8. What causes economic growth?
The source of economic growth is mutually beneficial, voluntary exchange. Within the exchange economy, consumers spend part of their income on goods and services to satisfy their most immediate wants. This drives current production. Consumers save part of their income according to their less immediate wants. This drives entrepreneurial investment in future production and leads to the development of sophisticated capital markets. Private contracts, competition in markets, and private institutions that allow for capital investment and accumulation are all you need to attain optimal economic growth.
9. Do markets create and sustain monopolies and what should be done about it?
Economists of the classical school were right to define a monopoly as a government-grant privilege, for gaining legal rights to be a preferred producer is the only way to maintain a monopoly in a market setting. Predatory pricing cannot be sustained over the long haul, and not even the attempt should be regretted since it is a great benefit to consumers. Attempted cartel-type behavior typically collapses, and where it does not, it serves a market function. The term “monopoly price” has no effective meaning in real market settings, which are not snapshots in time but processes of change. A market society needs no antitrust policy at all; indeed, the state is the very source of the remaining monopolies we see in education, law, courts, and other areas.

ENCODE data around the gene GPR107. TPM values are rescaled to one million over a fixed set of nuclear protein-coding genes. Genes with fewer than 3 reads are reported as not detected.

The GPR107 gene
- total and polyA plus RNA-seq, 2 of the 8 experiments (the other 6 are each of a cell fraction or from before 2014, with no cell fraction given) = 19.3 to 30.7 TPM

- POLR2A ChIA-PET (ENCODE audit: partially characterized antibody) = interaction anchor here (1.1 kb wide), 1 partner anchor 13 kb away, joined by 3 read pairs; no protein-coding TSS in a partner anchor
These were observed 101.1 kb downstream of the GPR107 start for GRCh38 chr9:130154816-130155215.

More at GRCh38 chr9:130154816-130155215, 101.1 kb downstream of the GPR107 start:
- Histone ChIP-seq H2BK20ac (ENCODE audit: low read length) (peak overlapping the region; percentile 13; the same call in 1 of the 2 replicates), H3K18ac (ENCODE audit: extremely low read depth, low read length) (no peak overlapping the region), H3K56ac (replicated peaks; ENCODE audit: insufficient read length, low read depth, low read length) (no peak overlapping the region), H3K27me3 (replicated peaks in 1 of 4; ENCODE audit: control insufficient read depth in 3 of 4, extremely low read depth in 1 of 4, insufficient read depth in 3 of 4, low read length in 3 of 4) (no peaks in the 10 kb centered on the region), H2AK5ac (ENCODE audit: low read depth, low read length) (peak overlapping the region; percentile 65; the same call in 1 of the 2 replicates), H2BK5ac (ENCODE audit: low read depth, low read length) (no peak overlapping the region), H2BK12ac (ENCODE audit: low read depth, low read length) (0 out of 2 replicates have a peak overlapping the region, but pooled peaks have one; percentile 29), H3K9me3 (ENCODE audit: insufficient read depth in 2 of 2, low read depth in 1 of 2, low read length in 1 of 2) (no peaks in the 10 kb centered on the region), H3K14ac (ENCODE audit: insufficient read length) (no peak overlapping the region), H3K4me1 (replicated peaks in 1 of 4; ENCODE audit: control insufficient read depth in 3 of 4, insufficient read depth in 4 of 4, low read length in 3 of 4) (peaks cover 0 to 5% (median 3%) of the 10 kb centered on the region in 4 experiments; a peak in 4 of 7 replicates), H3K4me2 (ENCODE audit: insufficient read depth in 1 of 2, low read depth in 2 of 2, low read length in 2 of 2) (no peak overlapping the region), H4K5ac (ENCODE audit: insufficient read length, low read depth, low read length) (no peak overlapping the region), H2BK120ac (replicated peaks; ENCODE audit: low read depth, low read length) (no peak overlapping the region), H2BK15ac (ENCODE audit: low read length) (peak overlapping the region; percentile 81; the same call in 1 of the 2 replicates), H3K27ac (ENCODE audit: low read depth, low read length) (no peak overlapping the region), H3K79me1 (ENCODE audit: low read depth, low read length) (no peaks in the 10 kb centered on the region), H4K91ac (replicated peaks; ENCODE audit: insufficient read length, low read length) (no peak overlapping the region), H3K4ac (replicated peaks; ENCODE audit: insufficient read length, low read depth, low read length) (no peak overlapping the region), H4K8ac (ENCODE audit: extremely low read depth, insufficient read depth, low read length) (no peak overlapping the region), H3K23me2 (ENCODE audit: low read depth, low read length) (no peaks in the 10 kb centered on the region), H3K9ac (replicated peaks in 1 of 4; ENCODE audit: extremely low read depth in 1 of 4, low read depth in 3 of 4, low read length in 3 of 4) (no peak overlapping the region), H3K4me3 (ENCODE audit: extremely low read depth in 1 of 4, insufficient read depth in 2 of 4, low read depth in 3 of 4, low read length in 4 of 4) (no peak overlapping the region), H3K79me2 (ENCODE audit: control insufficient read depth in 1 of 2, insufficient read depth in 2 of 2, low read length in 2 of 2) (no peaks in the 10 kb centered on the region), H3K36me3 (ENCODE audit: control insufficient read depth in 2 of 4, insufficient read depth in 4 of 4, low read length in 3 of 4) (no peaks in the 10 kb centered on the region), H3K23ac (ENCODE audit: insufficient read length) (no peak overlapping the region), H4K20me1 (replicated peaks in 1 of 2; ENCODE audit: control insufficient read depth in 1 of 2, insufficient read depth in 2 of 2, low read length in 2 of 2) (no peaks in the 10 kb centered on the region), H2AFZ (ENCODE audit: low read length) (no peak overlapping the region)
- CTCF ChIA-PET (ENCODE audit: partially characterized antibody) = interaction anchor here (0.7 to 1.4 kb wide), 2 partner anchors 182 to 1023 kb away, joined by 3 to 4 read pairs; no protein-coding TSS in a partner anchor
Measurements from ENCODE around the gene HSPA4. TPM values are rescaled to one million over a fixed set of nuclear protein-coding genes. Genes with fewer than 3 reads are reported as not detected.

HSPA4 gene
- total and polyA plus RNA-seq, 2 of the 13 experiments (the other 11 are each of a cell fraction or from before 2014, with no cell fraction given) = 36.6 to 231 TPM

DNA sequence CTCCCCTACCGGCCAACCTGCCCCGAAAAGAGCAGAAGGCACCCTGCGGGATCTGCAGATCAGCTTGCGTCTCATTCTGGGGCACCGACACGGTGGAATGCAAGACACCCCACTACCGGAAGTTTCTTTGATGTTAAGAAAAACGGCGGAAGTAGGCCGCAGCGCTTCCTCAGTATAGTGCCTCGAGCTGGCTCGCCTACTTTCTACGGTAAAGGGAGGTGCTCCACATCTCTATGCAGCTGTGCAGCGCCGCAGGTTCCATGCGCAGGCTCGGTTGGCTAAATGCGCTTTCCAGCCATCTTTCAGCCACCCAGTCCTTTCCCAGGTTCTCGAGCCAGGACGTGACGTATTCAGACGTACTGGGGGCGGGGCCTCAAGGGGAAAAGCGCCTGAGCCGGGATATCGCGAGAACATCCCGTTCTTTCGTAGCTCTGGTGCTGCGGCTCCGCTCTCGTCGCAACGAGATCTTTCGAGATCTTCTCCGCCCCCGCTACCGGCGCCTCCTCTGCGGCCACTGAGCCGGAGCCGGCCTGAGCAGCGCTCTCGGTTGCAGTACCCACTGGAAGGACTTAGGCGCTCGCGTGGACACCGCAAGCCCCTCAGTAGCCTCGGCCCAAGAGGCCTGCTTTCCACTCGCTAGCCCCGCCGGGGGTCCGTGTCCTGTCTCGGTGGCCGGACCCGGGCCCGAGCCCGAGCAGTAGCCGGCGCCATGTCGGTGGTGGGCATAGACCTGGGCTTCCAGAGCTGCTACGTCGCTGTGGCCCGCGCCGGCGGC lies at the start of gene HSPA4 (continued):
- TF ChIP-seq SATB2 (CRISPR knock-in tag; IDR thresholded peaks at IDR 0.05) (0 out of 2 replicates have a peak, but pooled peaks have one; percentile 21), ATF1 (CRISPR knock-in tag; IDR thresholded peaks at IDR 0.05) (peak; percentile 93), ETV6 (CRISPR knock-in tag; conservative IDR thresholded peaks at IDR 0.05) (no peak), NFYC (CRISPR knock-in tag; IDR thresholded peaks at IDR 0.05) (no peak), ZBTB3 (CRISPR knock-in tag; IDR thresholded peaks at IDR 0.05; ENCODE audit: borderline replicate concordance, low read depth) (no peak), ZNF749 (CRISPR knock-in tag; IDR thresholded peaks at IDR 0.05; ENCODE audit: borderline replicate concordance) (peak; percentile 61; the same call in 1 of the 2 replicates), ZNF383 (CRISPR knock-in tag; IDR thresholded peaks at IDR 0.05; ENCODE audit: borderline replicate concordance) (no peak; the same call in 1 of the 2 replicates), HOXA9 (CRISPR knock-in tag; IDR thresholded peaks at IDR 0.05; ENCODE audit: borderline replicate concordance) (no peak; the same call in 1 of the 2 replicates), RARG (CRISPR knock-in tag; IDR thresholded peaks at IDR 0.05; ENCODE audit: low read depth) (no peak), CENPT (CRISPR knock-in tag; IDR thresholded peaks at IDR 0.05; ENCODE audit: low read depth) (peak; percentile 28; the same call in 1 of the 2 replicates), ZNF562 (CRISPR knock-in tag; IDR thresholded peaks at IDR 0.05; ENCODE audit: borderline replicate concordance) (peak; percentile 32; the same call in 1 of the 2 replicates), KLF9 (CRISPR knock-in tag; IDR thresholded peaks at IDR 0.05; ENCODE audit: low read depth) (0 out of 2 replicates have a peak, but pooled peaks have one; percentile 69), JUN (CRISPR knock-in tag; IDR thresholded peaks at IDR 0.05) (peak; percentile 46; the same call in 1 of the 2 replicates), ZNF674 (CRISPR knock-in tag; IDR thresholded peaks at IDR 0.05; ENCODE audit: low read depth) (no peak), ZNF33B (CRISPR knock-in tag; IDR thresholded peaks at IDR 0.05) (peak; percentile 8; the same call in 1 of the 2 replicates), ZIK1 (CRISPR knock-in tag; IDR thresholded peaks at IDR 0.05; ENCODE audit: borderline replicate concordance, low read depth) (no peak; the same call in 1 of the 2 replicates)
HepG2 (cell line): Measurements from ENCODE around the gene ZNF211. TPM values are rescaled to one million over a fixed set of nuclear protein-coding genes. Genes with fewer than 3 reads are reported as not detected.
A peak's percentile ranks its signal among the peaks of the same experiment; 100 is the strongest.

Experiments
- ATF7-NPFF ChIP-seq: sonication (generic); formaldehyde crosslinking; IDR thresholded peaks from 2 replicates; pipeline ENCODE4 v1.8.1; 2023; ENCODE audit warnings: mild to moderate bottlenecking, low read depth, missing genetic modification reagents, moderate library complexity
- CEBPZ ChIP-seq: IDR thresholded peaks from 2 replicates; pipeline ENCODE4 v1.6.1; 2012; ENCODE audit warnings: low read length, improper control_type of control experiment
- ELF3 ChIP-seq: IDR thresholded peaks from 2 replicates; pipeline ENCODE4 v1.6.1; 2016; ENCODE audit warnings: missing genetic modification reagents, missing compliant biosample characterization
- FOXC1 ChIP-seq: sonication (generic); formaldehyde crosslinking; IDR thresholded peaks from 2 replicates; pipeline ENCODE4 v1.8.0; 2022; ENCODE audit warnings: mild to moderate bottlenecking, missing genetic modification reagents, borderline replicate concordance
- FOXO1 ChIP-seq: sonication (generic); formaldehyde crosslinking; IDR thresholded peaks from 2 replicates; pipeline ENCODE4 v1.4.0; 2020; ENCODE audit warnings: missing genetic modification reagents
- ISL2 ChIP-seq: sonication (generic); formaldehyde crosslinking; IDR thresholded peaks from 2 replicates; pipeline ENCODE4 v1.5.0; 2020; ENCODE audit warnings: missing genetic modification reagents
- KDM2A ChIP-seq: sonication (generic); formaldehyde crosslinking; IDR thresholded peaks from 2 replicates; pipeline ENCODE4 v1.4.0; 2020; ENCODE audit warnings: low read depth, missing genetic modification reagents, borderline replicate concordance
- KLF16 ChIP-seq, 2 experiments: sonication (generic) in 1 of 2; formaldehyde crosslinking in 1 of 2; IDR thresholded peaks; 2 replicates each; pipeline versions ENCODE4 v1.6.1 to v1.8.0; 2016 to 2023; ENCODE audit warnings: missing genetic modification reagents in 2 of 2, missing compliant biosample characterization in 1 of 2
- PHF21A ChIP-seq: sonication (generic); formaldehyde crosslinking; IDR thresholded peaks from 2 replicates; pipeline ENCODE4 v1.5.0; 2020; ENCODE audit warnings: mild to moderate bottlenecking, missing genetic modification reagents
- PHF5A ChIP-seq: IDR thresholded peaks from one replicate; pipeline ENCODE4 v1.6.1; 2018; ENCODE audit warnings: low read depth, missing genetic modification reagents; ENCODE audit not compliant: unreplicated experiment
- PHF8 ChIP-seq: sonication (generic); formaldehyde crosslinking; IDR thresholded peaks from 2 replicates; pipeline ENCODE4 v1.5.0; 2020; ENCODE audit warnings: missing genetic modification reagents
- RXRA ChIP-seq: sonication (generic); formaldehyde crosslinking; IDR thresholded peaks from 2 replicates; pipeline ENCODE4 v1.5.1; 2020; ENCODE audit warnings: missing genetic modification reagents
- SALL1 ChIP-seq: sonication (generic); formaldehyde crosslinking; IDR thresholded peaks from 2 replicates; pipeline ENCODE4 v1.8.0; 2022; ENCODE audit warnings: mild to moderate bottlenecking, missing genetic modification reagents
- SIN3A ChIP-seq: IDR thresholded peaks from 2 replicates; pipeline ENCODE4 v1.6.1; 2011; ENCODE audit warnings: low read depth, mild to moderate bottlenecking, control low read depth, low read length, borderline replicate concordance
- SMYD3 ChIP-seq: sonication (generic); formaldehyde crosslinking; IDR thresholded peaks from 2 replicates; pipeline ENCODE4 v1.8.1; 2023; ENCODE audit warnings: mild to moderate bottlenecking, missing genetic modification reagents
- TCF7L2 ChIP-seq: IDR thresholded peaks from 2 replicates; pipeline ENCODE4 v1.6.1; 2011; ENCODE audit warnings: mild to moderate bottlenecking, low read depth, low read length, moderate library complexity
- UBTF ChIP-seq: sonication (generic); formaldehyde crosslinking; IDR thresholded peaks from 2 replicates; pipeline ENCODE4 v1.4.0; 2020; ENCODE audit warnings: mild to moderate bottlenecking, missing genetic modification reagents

10. What is the role of equality and inequality?
Equality is a term that properly relates to mathematics but not to social science. Human beings are unequal in their endowments, opportunities, and will to achieve. Unequal does not mean inferior or superior; it merely means different. Differences are the very source of the division of labor, and, within a market setting, lead not to conflict but cooperation. While differences should be celebrated, property owners have every right to treat people unequally because it is owners that bear responsibility. Legislators, however, should not have any concern for bringing about equality of result or opportunity, either between individuals or groups of individuals classified according to any criterion. The only place for equality concerns the law, which should treat all individuals the same without regard to their station in life.